Cytotoxic T cells (CTL) recognize target proteins as short peptides presented by major histocompatibility complex (MHC) class I restriction elements. However, there is also evidence for peptide-independent T cell receptor (TCR) recognition of target proteins and non-protein structures. How such T cell responses are generated is presently unclear. We generated carbohydrate (CHO)-specific, MHC-unrestricted CTL responses by coupling di- and trisaccharides to Kb- or Db-binding peptides for direct immunization in mice. Four peptides and three CHO have been analyzed with the CHO either in terminal or central positions on the carrier peptide. With two of these glycopeptides, with galabiose (Galα1-4Gal;Gal2) bound to a homocysteine (via an ethylene spacer arm) in position 4 or 6 in a vesicular stomatitis virus nucleoprotein-derived peptide (RGYVYQGL binding to Kb), CTL were generated which preferentially killed target cells treated with glycopeptide compared to those treated with the core peptide. Polyclonal CTL were also found to kill target cells expressing the same Gal, epitope in a glycolipid. By fractionation of CTL, preliminary data indicate that glycopeptide-specific Kb-restricted CTL and unrestricted CHO-specific CTL belong to different T cell populations with regard to TCR expression. The results demonstrate that hapten-specific unrestricted CTL responses can be generated with MHC class I-binding carrier peptides. Different models that might explain the generation of such responses are discussed.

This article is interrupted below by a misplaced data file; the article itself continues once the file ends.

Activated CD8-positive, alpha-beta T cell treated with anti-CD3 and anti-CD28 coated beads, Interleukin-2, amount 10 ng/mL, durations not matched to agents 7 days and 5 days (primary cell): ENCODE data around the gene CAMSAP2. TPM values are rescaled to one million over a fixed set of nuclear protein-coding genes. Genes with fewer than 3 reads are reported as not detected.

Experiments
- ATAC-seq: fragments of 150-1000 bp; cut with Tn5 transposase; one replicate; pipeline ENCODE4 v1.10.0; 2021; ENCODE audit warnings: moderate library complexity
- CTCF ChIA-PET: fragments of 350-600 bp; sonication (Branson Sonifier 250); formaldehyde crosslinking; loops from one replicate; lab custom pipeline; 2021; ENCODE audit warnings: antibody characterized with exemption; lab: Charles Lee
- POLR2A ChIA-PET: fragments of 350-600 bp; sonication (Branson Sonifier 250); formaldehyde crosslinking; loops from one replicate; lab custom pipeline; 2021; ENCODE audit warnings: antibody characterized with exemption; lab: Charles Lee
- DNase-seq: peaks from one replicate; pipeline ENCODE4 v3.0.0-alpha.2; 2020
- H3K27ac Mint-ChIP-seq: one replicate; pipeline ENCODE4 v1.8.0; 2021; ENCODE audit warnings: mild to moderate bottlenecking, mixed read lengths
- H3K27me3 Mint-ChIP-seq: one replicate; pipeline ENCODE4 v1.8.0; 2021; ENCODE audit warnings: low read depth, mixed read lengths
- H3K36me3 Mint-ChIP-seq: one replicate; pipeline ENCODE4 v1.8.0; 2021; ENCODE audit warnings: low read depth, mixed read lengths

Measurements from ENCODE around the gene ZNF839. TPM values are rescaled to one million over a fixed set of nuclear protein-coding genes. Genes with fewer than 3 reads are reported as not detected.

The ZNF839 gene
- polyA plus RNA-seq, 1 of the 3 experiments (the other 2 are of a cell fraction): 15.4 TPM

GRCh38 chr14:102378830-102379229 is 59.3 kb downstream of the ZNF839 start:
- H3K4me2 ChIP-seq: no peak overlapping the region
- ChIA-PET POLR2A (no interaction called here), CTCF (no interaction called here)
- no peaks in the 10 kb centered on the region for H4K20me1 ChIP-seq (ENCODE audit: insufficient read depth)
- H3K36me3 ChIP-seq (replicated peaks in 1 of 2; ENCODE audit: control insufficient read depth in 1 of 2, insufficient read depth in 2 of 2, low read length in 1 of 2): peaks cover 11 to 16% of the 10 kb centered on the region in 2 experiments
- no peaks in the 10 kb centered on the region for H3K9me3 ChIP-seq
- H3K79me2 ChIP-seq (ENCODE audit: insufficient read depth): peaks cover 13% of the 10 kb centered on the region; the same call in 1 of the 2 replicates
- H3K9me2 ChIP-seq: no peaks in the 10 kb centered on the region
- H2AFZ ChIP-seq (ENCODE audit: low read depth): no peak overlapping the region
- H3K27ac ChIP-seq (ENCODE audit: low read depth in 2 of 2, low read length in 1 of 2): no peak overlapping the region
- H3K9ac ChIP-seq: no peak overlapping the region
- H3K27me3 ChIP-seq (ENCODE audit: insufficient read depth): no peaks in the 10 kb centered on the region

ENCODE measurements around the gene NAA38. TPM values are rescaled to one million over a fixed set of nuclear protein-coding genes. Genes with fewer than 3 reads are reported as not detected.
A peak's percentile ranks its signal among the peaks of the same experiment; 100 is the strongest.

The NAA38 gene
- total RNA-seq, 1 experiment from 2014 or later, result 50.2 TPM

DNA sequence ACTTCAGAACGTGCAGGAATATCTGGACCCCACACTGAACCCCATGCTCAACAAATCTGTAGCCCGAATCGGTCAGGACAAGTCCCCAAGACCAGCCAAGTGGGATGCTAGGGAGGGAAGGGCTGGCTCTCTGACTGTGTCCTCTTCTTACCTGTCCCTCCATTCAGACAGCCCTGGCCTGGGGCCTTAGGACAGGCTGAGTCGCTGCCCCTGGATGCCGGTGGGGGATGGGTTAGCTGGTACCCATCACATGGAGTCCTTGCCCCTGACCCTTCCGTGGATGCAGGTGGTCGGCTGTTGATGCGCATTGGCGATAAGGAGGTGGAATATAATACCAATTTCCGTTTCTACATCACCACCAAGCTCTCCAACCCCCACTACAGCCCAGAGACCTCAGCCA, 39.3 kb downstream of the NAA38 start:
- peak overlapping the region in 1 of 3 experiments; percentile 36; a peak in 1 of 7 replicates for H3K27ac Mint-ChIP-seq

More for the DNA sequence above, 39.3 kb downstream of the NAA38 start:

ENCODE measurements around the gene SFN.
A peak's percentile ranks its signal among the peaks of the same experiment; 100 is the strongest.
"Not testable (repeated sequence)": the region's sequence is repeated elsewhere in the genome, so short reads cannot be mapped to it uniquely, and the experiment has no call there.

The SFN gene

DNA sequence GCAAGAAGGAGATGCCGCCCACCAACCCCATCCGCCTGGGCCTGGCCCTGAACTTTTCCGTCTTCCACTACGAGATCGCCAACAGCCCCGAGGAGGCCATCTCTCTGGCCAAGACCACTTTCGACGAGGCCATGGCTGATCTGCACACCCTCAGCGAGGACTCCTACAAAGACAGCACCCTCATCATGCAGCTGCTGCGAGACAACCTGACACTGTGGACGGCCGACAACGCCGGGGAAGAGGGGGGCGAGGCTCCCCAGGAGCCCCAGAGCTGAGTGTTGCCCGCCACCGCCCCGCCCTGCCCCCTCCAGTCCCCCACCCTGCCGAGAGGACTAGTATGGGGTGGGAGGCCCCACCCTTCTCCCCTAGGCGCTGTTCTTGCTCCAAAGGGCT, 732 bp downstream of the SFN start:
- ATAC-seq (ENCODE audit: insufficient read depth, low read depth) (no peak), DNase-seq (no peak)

- Cytotoxic T lymphocyte
- Major histocompatibility complex class I
ASJC Scopus subject areas
- Immunology and Allergy